The latest attempt to derail Walmart’s plans for a superstore in Midtown Miami was denied on Thursday, likely clearing the way for development.
The Third District Court of Appeal late Thursday denied a neighborhood group’s appeal to block development of the 203,000-square-foot store on North Miami Avenue. The group pledges that its fight will continue.
Adriana Reyes, director of public affairs and government relations for Wal-Mart Stores, said in a statement that “Walmart looks forward to working with our neighbors as construction progresses, store hiring begins and we prepare to open our doors.”
Critics of the proposed Walmart have argued that it will create traffic congestion in the neighborhood, and cut Midtown off from Wynwood.
Grant Stern, spokesperson for NoWalmartMidtown.com, said Walmart has “cheated all along and cut corners” with its master plan for the property. “If Walmart followed all of the rules, there would be nothing we could do to stop them,” he said.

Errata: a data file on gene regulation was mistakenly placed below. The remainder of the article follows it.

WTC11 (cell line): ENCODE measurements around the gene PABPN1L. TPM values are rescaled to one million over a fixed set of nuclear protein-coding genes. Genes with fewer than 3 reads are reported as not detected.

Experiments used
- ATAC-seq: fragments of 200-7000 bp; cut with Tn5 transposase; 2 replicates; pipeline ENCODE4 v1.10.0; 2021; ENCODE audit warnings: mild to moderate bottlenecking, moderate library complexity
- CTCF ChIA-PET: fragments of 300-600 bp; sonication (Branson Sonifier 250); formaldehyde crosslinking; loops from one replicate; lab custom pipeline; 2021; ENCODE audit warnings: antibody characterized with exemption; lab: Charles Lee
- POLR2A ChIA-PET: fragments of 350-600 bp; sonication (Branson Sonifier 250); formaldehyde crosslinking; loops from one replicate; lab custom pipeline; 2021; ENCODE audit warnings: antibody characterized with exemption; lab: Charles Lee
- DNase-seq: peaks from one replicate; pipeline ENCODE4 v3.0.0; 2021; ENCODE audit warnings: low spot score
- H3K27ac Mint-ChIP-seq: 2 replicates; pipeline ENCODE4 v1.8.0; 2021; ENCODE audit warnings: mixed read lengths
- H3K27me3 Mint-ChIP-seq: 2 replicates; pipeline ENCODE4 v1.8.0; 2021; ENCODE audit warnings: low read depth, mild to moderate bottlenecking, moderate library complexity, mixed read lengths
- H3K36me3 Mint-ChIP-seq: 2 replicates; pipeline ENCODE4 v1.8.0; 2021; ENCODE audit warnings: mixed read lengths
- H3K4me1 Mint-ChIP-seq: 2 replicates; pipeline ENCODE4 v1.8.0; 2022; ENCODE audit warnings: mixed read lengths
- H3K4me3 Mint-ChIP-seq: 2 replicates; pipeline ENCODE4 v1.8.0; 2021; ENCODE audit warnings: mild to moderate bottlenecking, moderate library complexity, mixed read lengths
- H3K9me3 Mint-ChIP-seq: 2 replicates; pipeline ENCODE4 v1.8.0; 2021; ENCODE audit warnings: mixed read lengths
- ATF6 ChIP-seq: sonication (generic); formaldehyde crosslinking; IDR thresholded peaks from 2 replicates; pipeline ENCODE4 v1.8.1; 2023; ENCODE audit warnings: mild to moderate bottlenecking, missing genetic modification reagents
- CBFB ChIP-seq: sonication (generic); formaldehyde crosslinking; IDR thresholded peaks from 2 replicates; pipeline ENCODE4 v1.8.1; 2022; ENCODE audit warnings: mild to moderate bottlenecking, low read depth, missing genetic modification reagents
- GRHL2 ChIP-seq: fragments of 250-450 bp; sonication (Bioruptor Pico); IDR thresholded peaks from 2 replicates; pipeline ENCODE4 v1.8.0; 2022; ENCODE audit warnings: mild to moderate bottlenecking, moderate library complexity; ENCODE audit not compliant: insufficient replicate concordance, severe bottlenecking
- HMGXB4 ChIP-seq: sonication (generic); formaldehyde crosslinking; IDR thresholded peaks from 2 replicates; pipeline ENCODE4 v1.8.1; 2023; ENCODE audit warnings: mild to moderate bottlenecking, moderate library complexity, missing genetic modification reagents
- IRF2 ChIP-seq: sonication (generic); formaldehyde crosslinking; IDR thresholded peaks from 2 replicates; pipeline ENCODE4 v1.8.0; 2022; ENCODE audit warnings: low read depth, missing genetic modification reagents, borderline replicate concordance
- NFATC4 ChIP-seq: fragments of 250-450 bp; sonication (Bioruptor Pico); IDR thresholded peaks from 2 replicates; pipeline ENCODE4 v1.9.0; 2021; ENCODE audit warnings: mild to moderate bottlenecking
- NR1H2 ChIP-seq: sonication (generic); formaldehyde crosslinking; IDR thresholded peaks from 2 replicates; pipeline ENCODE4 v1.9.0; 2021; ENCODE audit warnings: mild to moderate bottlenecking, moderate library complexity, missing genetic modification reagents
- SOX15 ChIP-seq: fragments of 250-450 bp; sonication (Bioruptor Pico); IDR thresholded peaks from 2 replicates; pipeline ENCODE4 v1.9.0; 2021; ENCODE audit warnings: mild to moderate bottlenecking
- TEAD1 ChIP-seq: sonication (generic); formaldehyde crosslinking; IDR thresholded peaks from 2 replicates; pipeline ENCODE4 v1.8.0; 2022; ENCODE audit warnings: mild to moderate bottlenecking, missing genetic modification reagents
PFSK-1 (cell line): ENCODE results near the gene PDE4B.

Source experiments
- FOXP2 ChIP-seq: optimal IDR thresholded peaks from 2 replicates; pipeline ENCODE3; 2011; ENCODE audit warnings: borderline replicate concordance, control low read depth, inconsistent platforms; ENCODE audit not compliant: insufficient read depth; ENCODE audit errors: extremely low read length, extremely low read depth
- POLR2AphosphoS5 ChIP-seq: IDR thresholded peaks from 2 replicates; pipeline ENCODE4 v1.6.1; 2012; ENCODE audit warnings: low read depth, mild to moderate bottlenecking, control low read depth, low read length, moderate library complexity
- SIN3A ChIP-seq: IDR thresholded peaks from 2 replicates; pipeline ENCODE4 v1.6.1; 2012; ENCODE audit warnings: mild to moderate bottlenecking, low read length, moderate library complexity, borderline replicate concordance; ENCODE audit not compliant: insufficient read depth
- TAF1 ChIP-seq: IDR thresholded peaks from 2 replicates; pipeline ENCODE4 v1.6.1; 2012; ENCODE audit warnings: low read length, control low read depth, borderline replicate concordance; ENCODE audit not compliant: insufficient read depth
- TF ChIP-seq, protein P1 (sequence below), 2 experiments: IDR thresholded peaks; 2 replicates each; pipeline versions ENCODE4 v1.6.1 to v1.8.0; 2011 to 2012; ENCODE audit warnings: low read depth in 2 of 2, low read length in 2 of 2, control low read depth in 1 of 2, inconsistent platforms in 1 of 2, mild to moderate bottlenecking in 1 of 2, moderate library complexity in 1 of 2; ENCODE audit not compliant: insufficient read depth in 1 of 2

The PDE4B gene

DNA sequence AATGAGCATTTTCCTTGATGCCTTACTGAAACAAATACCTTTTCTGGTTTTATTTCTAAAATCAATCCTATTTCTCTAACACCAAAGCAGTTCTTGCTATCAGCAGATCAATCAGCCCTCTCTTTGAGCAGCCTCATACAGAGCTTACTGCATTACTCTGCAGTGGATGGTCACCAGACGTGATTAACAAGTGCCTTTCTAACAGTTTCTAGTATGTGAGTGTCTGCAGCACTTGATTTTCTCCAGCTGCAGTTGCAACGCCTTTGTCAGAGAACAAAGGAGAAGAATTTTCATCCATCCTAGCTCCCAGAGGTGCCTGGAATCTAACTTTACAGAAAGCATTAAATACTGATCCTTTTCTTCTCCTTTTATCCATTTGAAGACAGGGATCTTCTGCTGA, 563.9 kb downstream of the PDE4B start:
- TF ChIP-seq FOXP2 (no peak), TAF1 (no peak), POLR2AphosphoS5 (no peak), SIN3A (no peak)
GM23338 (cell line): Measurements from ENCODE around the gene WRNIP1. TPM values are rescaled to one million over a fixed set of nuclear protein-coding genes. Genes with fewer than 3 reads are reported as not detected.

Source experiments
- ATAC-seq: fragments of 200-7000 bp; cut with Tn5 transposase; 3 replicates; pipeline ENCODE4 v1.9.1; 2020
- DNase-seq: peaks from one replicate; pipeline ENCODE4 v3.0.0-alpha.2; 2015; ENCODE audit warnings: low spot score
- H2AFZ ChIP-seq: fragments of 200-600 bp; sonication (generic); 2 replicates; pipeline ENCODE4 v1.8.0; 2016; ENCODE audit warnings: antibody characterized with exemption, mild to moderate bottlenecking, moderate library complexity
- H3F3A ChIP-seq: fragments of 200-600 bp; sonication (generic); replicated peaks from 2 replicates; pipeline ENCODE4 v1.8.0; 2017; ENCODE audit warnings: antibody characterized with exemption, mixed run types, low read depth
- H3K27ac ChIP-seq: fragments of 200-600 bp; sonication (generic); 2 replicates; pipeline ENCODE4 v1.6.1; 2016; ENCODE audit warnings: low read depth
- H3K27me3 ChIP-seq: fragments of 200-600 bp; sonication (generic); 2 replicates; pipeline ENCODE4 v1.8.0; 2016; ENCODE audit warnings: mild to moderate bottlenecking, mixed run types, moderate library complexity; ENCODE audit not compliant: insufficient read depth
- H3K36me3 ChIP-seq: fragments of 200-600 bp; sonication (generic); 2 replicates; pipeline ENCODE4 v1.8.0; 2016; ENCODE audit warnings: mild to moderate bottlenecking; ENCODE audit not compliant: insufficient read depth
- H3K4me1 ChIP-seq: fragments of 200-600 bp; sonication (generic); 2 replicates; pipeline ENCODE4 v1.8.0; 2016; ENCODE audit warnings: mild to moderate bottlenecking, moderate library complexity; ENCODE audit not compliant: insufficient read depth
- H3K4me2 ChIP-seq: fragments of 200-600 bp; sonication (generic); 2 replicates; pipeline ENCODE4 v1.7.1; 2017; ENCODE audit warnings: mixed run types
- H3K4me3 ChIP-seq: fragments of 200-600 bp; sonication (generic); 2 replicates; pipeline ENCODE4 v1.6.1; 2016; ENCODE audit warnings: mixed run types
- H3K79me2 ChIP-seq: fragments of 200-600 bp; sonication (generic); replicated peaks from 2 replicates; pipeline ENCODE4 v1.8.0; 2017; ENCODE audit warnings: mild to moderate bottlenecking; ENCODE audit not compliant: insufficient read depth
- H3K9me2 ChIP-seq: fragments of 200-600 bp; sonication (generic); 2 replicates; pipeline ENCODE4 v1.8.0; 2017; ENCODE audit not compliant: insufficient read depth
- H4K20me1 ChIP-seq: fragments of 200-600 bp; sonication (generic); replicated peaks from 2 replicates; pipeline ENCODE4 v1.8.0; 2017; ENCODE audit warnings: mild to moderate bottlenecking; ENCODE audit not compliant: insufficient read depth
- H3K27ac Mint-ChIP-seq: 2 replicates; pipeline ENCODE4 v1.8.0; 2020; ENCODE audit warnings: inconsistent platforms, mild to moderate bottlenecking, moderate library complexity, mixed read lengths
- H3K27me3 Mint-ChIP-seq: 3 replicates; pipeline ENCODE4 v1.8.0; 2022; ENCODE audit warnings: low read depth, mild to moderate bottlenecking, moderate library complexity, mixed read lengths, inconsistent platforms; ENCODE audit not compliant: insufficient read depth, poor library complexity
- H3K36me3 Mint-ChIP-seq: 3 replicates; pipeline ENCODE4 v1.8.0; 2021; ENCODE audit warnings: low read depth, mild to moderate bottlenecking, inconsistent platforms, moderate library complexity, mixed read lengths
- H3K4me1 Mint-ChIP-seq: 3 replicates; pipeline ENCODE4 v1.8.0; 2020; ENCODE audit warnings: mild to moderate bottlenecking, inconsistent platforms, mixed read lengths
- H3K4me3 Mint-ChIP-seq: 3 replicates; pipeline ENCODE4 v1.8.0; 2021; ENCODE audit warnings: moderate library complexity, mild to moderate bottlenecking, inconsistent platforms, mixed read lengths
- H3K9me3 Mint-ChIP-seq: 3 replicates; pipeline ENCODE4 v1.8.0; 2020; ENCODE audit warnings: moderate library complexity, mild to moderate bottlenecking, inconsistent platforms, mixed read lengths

As part of the three-judge panel ruling, the city of Miami and Wal-Mart Stores’ request for sanctions was denied.
“We are considering several different options in state court and other administrative avenues,” Stern told The Real Deal. “The fight against Walmart continues. It took them four years to overcome the very first hurdle to build this store.”
Construction on the Midtown store has begun, according to a spokesperson.
Last year, a group of residents sued the city for granting a permit with variances on loading berths. In October 2014, a three-judge panel ruled that the city approved five berths, which is above the allowed limit of three, and sent it back to the city for reconsideration. Walmart submitted corrected plans, which the city approved. The residents later appealed the decision, but lost in August.
Walmart paid $8.2 million for the 4.6-acre site at 3055 North Miami Avenue in January 2014.